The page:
I grew up in an era where fat was bad, fat made you fat, and low-fat everything was all the rage. Now we’re hearing that fat is good, butter is back, and we should eat fat to lose weight. Confused? I don’t blame you. Here’s a quick refresher on good vs bad fats.
There are good, essential, fatty acids found in avocado, coconut, grass-fed meats, pastured butter, fatty fish, eggs, nuts, and seeds. These fats are essential, and we can’t produce them ourselves, so we need them in our diet. Not only do healthy fats promote weight loss and keep you satiated between meals, but they are also good for brain health, helping the intestines absorb fat soluble vitamins and regulating hormones.
Then there are the bad, toxic fats that you want to stay away from such as hydrogenated trans-fats, excess consumption of omega 6 fats and oxidized fats. Omega 6 fats are typically from corn, soy, safflower and sunflower oils (abundant in processed foods), and the meat of animals that eat a diet rich in corn and soy. Oxidized fats are polyunsaturated fats that have been damaged by exposure to high heat. These are often found in deep-fried foods and packaged baked products.
The vilification of fat has been a really hard habit for me to kick, but I’ve finally done it! I am a big proponent of ensuring you are getting adequate healthy fats since they are essential to proper functioning of your body. For example, I recommend coconut sprinkled on your smoothie, avocado on your salad and nuts and seeds for snacking. But this can lead to the question: Can you over-consume healthy fats?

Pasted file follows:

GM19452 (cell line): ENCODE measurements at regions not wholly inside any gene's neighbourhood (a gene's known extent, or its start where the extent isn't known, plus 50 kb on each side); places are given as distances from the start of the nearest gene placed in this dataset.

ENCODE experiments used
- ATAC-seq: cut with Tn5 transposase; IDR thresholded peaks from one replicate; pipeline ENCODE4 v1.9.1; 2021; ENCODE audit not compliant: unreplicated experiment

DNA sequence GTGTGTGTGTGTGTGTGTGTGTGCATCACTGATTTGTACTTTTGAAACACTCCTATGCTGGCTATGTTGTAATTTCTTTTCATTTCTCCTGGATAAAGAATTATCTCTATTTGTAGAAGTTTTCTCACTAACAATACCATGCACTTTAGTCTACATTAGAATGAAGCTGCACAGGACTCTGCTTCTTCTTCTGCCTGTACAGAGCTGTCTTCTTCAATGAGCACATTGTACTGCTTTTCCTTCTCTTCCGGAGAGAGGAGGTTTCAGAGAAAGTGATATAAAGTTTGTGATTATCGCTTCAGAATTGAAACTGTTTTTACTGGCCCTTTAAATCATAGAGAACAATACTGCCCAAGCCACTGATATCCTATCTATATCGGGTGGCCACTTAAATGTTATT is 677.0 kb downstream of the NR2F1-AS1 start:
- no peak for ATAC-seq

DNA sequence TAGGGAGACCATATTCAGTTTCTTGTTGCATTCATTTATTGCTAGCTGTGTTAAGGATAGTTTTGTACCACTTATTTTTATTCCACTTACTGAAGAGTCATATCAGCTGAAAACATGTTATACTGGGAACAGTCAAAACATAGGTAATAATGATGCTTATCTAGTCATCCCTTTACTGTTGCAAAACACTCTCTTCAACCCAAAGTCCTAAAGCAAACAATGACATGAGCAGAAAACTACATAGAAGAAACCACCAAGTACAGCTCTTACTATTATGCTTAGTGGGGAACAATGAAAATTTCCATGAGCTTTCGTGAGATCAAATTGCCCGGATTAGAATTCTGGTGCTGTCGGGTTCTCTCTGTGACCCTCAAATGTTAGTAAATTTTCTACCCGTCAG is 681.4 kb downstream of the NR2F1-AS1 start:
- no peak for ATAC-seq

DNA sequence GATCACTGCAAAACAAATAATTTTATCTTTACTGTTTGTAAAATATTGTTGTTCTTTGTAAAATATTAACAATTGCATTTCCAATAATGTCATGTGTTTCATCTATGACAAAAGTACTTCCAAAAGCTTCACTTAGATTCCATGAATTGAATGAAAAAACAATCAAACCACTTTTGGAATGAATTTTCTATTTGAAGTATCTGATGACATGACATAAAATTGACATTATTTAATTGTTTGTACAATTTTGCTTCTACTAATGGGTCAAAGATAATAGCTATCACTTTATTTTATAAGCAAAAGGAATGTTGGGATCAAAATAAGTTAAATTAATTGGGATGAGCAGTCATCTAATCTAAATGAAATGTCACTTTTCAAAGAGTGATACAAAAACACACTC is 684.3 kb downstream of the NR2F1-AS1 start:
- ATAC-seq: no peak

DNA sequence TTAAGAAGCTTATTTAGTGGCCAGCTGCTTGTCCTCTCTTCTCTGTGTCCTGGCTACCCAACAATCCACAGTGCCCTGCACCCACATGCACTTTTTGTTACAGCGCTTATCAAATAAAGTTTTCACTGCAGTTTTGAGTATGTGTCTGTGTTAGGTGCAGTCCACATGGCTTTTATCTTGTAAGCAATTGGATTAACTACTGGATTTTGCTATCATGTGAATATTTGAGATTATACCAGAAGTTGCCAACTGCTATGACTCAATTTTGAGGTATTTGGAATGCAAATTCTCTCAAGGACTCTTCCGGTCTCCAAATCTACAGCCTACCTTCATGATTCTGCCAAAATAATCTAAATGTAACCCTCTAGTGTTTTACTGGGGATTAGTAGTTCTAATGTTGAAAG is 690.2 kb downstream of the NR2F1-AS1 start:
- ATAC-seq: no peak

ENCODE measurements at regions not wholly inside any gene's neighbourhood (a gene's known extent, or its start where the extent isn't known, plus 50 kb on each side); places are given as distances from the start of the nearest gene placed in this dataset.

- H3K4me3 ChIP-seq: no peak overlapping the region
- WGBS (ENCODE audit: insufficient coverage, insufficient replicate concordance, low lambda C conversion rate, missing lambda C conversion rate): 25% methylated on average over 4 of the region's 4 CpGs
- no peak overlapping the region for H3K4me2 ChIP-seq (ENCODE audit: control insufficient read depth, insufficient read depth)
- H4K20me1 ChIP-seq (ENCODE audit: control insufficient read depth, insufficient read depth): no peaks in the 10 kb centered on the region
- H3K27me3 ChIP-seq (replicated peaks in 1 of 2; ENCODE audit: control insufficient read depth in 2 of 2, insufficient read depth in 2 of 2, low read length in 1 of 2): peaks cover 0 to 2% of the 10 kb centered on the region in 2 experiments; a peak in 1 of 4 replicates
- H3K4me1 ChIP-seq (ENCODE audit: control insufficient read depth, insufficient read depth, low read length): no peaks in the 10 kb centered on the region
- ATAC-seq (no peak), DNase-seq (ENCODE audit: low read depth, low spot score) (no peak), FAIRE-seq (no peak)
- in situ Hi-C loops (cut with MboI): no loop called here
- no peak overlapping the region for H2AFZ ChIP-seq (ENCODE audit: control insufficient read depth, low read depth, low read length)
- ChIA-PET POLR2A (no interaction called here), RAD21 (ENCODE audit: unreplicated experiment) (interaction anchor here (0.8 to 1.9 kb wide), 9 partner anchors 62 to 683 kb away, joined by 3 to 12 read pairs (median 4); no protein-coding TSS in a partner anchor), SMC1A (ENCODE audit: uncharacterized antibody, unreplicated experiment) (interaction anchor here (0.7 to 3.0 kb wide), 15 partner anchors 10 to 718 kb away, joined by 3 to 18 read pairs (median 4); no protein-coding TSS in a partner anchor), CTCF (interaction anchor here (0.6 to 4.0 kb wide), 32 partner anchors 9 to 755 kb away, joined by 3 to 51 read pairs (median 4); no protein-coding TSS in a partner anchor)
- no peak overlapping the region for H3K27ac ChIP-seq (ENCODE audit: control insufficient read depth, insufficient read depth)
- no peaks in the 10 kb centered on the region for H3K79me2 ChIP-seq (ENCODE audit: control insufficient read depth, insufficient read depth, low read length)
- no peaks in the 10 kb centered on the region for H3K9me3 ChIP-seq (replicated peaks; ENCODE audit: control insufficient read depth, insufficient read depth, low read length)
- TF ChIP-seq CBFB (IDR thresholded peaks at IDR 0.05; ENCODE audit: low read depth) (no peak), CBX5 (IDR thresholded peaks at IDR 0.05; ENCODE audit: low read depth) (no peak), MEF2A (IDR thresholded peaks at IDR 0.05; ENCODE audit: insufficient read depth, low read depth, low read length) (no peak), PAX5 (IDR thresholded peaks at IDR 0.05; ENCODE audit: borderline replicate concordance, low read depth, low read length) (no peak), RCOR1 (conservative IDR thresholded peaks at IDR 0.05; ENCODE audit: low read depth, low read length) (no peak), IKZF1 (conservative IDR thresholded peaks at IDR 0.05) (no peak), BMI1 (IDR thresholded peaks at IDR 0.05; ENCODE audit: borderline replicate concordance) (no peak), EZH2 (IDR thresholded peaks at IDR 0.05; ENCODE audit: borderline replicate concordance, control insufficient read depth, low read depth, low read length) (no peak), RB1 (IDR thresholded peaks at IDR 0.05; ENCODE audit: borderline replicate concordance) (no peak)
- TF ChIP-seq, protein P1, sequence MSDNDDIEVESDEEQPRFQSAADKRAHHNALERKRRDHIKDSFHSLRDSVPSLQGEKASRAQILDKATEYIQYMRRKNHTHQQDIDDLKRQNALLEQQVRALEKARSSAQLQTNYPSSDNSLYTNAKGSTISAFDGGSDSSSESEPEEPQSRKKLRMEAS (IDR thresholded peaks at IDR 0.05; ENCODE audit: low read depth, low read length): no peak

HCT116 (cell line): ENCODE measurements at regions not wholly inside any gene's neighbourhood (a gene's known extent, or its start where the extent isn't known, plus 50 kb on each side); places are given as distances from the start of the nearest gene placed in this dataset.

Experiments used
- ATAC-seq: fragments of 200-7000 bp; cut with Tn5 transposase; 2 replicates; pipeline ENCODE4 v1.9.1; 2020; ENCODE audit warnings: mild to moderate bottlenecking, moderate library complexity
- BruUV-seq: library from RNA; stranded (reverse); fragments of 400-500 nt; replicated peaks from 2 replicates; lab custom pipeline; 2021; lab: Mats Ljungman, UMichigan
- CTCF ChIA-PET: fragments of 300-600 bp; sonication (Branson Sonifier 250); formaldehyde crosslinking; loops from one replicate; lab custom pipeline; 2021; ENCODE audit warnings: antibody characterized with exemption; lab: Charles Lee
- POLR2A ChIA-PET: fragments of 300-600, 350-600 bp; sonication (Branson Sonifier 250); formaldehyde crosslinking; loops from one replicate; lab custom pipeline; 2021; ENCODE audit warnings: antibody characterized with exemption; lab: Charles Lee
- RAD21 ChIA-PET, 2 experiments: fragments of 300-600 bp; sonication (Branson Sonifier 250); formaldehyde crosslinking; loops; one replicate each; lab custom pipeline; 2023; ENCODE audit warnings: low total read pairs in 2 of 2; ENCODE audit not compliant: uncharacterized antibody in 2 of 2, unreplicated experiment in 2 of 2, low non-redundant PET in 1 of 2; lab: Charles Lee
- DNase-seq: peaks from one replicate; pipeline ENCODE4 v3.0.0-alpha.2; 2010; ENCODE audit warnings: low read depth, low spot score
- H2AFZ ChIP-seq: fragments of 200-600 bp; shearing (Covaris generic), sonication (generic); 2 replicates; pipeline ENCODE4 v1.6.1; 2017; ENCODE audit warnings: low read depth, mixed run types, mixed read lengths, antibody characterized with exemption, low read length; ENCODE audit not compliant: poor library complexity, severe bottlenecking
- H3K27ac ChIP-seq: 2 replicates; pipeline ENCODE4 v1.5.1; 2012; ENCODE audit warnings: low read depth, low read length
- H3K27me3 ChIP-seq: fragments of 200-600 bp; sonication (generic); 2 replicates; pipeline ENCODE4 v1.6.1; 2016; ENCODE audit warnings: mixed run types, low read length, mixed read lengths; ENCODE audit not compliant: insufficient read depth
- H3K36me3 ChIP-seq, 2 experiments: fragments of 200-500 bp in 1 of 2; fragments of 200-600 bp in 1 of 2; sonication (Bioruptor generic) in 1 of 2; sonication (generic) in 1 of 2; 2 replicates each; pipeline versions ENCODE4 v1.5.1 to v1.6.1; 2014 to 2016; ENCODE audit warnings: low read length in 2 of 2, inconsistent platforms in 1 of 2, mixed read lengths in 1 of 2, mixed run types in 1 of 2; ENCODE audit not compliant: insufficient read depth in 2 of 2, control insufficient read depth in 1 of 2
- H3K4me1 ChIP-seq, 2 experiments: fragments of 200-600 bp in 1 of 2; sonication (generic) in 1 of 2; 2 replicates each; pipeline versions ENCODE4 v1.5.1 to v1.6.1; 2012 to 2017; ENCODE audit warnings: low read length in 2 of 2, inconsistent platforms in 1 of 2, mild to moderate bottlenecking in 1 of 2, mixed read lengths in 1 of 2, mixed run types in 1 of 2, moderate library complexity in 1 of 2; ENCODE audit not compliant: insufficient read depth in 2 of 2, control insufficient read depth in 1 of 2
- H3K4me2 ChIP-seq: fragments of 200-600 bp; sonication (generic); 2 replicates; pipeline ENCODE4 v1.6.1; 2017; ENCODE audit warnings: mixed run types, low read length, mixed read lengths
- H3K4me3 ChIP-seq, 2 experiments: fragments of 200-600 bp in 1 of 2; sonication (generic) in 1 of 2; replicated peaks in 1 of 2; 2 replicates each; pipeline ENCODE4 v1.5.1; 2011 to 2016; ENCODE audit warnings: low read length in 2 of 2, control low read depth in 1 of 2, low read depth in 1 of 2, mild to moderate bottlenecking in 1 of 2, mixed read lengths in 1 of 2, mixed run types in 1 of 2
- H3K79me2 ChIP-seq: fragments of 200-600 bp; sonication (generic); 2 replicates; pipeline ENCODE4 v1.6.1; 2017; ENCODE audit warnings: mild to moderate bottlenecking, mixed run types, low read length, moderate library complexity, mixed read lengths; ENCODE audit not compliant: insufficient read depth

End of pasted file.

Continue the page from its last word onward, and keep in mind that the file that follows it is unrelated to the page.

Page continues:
Absolutely! It’s possible to eat too much of any one food. Even the healthy ones. It wouldn’t be healthy to eat carrots for breakfast, lunch, and dinner every day, all year long! Variety is not only the spice of life but also the key to a healthy diet.
I’ve created this meal plan to help guide you on a healthy quantity of fat to include in your diet. This includes a variety of sources including oils, nuts/seeds, and avocados.
Back to the question on almonds
How do I know if I’m eating too much? My answer is that your body will tell you. Many resources only focus on the calories contained in the almonds, but that is only part of the picture. Each of us is unique and has different needs, and we will only know what’s working for us if we listen to the boss.
… if you are avoiding the refined sugars and starches that lead to food cravings, and listening to the messages from your body, you will be very unlikely to over-consume healthy fats.
Are you getting digestive upset? Are you gaining weight? Are you so full from your almond snack that you are not hungry for your next meal? These are all signs that your snack of almonds may be too big for you. The key here is, if you are avoiding the refined sugars and starches that lead to food cravings, and listening to the messages from your body, you will be very unlikely to over-consume healthy fats.